Vote: Thumb up 1 Thumb down 1 You need to be logged in to vote
  28. Odakyu-sen (858 comments) says:

    Don’t make the assumption that different groups from overseas are like “Kiwis”. A people have think about how a large influx of outsiders will change their society. If they agree that the changes will be positive, then let the outsiders come.

    The trouble with this approach is that sometimes changes happen that were never considered.

    Don’t get me wrong. As a conservative, I am not against charge per se; what I am against is allowing changes to occur without the knowledge of what will likely happen as a result.

    Vote: Thumb up 2 Thumb down 0 You need to be logged in to vote
  29. hj (7,165 comments) says:

    Nigel Kearney (875 comments) says:
    The lack of reciprocity is good. It means we can take advantage of capital flowing into New Zealand without it going in the other direction. The owners invest the money they got from the sale creating jobs and other economic activity that never would have existed otherwise. New Zealanders with money to invest are blocked from many types of overseas investment so they invest the money here instead. It’s a win-win for us.
    ….
    But they don’t invest in tradeables, they invest in development and enjoy the governments policies of population increase.

    Vote: Thumb up 1 Thumb down 0 You need to be logged in to vote
  30. hj (7,165 comments) says:

    They’re deeply racist in TeAnau

    https://www.flickr.com/photos/charlierapple/350622133/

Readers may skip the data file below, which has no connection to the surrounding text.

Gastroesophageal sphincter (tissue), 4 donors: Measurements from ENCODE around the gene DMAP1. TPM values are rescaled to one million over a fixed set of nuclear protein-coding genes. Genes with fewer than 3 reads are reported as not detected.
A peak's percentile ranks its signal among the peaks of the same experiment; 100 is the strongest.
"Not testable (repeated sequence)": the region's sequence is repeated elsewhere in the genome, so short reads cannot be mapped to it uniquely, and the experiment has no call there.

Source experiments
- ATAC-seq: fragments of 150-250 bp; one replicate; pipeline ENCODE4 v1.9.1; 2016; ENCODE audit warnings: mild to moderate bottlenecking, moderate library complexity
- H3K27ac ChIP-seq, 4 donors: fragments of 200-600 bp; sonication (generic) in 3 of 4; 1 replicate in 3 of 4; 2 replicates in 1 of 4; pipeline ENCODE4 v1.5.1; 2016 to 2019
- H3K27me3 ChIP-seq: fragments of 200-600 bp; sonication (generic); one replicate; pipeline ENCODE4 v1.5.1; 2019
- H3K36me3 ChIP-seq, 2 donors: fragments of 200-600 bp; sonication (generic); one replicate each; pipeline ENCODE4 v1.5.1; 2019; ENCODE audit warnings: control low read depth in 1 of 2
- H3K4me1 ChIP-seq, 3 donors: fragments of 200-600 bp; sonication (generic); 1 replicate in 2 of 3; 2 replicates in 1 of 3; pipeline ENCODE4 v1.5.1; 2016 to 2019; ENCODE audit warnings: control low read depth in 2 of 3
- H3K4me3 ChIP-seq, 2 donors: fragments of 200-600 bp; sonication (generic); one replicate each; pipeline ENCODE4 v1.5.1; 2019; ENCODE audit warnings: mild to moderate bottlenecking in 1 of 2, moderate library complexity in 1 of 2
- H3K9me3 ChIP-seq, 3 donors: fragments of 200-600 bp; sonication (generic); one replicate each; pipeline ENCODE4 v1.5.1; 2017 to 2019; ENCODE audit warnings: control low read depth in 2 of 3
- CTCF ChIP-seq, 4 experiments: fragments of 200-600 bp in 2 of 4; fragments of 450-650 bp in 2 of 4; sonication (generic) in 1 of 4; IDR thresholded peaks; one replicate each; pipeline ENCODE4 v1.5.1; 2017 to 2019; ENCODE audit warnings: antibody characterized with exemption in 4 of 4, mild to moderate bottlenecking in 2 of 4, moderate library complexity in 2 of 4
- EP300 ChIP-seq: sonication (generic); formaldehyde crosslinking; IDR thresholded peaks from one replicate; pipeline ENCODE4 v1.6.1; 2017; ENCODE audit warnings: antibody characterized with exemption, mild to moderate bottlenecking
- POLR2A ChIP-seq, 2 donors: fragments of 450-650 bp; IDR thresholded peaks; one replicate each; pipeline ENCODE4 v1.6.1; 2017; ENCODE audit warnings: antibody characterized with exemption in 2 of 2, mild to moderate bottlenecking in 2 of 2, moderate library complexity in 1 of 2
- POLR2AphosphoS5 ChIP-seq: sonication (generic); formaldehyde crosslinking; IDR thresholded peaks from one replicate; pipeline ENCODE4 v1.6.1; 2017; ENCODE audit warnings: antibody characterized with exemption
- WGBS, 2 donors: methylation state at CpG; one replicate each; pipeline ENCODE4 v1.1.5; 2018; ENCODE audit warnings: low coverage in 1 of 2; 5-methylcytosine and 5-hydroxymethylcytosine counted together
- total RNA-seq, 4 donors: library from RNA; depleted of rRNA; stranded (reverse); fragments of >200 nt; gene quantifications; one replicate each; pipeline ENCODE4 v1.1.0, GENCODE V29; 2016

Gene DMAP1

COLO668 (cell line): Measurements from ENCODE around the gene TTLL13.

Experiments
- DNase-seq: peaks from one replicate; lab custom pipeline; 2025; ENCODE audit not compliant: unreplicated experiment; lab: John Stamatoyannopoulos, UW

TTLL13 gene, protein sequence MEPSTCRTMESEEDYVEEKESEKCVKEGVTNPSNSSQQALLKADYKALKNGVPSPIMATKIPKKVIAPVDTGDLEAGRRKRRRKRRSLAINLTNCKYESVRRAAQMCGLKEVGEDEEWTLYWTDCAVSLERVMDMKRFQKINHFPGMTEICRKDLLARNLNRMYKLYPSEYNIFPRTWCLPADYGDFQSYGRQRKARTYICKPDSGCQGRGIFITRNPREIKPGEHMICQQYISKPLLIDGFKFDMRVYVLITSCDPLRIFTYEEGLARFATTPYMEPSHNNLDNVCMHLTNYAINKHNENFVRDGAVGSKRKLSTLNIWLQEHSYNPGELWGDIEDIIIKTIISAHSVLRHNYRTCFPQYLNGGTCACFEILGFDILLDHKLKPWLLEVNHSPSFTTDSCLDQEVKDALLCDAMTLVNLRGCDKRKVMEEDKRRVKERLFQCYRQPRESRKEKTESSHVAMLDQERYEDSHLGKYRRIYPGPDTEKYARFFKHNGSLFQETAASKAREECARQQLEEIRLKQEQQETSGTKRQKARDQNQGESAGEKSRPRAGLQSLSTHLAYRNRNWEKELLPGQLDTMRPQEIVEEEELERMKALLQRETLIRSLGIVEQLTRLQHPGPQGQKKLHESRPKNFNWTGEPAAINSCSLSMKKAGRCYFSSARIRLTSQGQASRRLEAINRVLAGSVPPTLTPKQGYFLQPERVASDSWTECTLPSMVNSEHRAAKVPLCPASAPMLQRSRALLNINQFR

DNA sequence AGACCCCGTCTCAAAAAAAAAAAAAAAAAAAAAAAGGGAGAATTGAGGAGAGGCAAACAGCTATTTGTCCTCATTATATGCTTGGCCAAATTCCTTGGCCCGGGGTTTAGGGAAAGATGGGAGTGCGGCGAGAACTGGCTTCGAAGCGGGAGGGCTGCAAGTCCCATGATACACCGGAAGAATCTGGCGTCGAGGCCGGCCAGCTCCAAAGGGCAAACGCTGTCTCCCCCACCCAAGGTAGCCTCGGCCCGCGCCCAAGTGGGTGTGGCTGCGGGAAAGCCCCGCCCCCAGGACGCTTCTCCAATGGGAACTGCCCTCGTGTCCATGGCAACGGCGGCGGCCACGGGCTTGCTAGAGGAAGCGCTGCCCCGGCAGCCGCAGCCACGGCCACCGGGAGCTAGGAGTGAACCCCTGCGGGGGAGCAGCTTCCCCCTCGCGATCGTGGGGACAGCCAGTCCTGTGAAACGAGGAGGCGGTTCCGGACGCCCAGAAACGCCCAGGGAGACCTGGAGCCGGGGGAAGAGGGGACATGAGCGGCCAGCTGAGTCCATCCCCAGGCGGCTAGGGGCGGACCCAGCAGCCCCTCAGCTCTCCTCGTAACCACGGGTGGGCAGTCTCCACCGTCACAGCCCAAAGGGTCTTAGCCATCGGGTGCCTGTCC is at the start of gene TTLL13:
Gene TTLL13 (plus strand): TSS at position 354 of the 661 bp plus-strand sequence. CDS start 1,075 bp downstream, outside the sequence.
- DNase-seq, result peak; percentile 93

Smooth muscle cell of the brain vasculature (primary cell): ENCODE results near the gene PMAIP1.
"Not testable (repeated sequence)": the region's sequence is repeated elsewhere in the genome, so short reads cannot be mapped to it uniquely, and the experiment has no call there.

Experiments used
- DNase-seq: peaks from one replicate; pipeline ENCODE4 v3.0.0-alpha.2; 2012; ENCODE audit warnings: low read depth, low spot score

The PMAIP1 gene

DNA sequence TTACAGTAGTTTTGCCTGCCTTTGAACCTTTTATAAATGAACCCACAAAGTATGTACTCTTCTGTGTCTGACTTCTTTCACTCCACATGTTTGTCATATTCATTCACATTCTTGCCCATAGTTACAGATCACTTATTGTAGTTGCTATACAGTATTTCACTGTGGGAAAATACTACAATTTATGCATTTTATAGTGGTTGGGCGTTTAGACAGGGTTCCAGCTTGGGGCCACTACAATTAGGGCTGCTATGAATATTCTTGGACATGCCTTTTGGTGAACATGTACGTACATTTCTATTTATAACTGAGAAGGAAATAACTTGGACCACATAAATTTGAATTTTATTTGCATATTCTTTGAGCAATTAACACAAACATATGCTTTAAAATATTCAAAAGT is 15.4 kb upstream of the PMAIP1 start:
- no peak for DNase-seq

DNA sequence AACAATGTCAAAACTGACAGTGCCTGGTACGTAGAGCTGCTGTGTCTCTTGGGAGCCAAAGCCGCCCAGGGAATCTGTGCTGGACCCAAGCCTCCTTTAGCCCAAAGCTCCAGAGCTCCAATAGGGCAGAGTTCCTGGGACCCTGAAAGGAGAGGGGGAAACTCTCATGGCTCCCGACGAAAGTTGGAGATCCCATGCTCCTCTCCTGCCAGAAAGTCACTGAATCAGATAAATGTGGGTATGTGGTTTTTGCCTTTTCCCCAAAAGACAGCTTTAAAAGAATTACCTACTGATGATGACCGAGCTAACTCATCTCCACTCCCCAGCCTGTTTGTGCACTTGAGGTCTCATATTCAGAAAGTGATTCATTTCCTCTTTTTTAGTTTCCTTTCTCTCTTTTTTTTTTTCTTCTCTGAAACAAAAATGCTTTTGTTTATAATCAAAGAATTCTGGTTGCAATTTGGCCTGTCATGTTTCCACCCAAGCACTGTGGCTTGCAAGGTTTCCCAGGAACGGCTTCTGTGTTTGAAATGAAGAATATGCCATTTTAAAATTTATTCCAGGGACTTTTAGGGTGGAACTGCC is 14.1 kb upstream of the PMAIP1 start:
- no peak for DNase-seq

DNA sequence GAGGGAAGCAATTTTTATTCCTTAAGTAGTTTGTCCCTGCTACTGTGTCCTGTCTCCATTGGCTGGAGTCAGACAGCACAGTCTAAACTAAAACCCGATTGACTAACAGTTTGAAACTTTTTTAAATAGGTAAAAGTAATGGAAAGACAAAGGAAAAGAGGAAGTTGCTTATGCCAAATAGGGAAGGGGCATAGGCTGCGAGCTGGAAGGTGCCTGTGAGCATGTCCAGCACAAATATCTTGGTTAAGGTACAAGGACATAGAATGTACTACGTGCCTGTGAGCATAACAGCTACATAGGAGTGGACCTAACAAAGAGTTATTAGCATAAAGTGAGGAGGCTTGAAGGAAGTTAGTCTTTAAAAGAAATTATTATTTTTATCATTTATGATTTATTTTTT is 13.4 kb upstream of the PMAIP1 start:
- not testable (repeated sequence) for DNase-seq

Vote: Thumb up 0 Thumb down 0 You need to be logged in to vote
  31. anticorruptionnz (215 comments) says:

    Good reason to be wary of foreigners buying up land
    Have found a report which shows it is being on sold.

    also there is doubt that the persons the OIO did due diligence on were actually the purchasers

    see http://www.anticorruption.co.nz/2014/08/08/who-really-is-buying-up-nz/
    http://www.anticorruption.co.nz/2014/08/09/a-closer-look-at-the-2-milk-new-zealand-holding-limited-companies/ http://www.anticorruption.co.nz/2014/08/10/new-revelations-of-a-foreign-company/
    http://www.anticorruption.co.nz/2014/08/11/are-crafar-synlait-and-lochinver-about-to-be-on-sold-by-the-chinese/

    Grace Haden Independent Epsom Candidate.

    Vote: Thumb up 2 Thumb down 0 You need to be logged in to vote
  32. hj (7,165 comments) says:

    Oram on Xenophobia

    Logically, Shanghai Pengxin’s products will leave the country at the lowest possible price and the lowest possible level of sophistication so it can capture the maximum profit in China. For example, Shanghai could export its milk powder at commodity prices and blend them into highly valuable infant formula in China.

    This model is how our primary sector now operates. For example, some 80 per cent of Fonterra’s sales are whole milk powder. It does make some infant formula. But vastly more of that is for foreign companies under their brands than for sale under its own.

    Stunning evidence for this came two years ago when Pfizer of the United States sold its human nutrition business to Nestle for US$12 billion. The bulk of the business was infant formula and its prize asset a large share of the branded market in China.

    Fonterra remains a substantial manufacturer of infant formula for the business now owned by Nestle. But its only reward is a toll fee for processing. Its farmer-shareholders’ only reward is the commodity price for the milk the sell to their co-op.

    The red meat industry differs only in one big respect. While an excellent cut of meat attracts a high price in a foreign supermarket, the upside is far less than dairy companies enjoy with infant formula. But that point is largely irrelevant. Our meat processors capture little of the value they create for others.

    This commodity trap is deeply rooted in our psyche and our economy, as the World Economic Forum proves in its annual competitiveness ranking of countries. One of its criteria is competitive advantage, with countries ranked on a scale of one (low cost natural resources) to seven (unique products and services). We score 4.1, ranking us 36th in the world.